I'm currently balancing four jobs, and a full time study programme. In addition to this, I run a blog and I work for a couple of voluntary organisations. Don't ask me how I do it, even I don't know. But with the increasing cost of living, one has to do what one has to do. You know where all this is going right?
I need to be online, be connected, sort my work out, and do a host of other things. What I need, is a secretary that I can carry around, or the closest alternative: a Smartphone.
I'm going to stick to the LG Prada that I currently have for a while, and I need to save up some money, as there are a lot of new upmarket devices coming out this year. The most talked about among them was the X1, until now. There is a new kid on the block who has stolen the hush, and that's the Touch Pro from HTC.
At a glance, both of them are high-end portable communication devices (yes, that's different from a mobile phone) providing all available modes of connectivity and usability to the consumer.
Since both of them are so similar in features down to the Qualcomm Processor, let's look at the common stuff. Both of them run on a Windows Mobile 6.1 Pro platform, have 512MB of ROM, microSD expansion slots, Bluetooth, WiFi, HSPDA, 3.2MP camera, and a touch sensitive screen.
The main difference however, is the screen. Whilst the X1 boasts a bigger 800x480 screen, the Touch Pro has to be satisfied with a 480x640 screen. The Touch Pro makes up for this with a VGA camera in the front for Video Calls, a feature that is lacking in the X1.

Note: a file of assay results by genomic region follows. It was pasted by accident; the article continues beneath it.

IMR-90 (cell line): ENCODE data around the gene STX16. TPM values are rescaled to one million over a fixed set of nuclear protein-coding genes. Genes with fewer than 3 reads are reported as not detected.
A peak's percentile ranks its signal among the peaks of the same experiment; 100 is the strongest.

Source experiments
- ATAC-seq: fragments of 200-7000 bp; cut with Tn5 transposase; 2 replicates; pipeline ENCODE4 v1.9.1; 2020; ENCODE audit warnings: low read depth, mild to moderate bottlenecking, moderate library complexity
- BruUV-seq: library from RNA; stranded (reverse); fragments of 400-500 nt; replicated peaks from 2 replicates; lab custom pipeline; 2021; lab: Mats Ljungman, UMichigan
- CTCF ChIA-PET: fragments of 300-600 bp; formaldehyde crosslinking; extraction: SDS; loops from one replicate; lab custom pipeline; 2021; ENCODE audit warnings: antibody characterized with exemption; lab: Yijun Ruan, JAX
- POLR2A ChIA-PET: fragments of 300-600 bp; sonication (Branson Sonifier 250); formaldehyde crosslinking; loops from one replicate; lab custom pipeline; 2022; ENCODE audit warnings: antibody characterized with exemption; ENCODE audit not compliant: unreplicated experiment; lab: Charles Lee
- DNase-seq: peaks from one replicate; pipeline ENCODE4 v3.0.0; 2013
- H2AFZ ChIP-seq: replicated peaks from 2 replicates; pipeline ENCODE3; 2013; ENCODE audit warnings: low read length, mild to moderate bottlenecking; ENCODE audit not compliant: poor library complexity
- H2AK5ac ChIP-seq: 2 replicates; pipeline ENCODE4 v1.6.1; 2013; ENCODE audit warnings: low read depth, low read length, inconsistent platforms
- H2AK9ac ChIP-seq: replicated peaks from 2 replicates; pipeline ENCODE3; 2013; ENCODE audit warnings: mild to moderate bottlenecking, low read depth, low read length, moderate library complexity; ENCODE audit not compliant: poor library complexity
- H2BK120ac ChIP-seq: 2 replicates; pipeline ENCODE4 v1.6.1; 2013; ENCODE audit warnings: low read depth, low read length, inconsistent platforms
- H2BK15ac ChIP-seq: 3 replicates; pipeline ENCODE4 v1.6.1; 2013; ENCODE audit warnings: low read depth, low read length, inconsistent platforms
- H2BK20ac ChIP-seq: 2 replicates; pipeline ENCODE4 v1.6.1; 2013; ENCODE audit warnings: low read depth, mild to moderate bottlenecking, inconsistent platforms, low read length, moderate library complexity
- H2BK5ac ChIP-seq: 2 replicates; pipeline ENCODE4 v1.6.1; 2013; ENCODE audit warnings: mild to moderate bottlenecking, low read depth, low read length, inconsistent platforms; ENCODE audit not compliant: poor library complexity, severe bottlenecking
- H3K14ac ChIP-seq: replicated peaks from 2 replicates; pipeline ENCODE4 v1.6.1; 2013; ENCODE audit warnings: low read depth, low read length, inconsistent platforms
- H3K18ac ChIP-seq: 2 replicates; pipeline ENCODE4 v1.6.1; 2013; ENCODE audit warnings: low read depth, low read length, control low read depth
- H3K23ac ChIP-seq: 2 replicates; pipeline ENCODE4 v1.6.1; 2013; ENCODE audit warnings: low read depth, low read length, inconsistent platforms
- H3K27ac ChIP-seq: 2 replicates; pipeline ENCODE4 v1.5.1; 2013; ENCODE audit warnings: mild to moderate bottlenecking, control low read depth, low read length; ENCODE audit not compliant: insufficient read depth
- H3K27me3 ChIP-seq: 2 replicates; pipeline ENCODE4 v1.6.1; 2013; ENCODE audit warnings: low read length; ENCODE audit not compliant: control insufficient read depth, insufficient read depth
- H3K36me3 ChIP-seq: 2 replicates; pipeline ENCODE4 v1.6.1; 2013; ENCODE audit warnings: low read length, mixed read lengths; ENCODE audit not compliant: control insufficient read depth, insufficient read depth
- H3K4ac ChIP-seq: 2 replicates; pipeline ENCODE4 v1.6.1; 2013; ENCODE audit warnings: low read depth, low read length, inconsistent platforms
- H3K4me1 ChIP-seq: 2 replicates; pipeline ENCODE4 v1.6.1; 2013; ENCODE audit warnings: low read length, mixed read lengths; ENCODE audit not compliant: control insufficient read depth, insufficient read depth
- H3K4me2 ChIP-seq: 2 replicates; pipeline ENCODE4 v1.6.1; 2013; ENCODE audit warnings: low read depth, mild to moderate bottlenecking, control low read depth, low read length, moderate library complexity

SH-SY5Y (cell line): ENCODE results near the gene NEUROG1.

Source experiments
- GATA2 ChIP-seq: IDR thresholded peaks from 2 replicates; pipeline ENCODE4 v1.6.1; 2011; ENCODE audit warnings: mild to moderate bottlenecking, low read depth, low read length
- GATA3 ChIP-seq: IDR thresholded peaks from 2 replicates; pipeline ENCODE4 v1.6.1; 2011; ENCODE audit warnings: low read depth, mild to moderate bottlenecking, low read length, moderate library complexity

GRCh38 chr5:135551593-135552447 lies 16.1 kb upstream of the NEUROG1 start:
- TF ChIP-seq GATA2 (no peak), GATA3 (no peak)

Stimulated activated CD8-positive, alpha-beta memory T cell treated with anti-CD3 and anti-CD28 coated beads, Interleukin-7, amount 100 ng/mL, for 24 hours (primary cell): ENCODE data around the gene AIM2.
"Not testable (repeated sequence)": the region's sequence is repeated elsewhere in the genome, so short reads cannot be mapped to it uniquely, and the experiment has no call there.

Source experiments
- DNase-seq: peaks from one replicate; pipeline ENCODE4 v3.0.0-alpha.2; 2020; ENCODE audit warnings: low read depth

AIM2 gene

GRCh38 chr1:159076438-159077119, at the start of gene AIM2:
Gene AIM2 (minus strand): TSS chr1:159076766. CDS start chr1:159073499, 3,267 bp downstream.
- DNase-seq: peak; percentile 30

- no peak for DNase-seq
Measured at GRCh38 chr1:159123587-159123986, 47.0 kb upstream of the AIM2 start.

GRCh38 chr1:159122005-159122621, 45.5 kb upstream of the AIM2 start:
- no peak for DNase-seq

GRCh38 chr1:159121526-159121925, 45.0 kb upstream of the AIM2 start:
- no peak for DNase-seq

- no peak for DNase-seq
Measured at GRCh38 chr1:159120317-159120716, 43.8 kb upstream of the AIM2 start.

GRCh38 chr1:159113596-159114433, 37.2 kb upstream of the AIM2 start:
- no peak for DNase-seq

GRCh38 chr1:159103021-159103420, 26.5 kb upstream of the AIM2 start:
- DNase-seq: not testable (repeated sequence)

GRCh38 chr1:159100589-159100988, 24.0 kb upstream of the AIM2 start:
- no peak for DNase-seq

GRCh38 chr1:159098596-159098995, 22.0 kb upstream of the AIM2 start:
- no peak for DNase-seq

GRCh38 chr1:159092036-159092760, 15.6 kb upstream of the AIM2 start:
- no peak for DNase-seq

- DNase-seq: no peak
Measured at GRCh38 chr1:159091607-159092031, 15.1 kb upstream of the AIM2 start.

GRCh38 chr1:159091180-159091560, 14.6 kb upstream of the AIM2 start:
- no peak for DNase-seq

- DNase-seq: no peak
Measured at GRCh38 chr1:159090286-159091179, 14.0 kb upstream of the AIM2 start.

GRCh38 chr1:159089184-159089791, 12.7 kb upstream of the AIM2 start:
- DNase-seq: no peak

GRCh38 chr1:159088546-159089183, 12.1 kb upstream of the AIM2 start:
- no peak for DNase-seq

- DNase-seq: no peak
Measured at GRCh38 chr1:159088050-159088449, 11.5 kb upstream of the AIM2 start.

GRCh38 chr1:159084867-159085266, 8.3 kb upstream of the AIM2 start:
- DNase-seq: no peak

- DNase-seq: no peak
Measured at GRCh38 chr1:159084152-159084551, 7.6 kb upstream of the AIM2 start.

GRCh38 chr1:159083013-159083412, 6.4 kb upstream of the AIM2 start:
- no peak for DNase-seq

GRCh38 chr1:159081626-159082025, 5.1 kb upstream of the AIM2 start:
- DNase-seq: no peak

And there is another stark difference – The User Interface – So let's take them one by one. The X1 has a very hip looking user interface, that's much more visually appealing than that of the iPhone. It is smooth, and has lots of eye-candy bouncy effects. The UI uses what Sony Ericsson call Panels, which are distinct blocks of functionality that the user can move around the screen at will.
HTC has gone for a shell replacement too, but not much detail is available on the exact functioning of it. But my previous experience with the TouchFLO system of the HTC Touch makes me think that this will be user friendly.
When the time comes for you to decide, it will end up being a tight call between the two. Both are too much alike to choose from. Sony's bigger screen, tilts the argument in favour of the X1, but the Touch Pro's frontal camera attempts to balance it out. But when it's a mobile device you're talking about, the screen plays a major role. So the X1 wins my heart.
Watch this space, I'm on the waiting list to get one as soon as it comes out.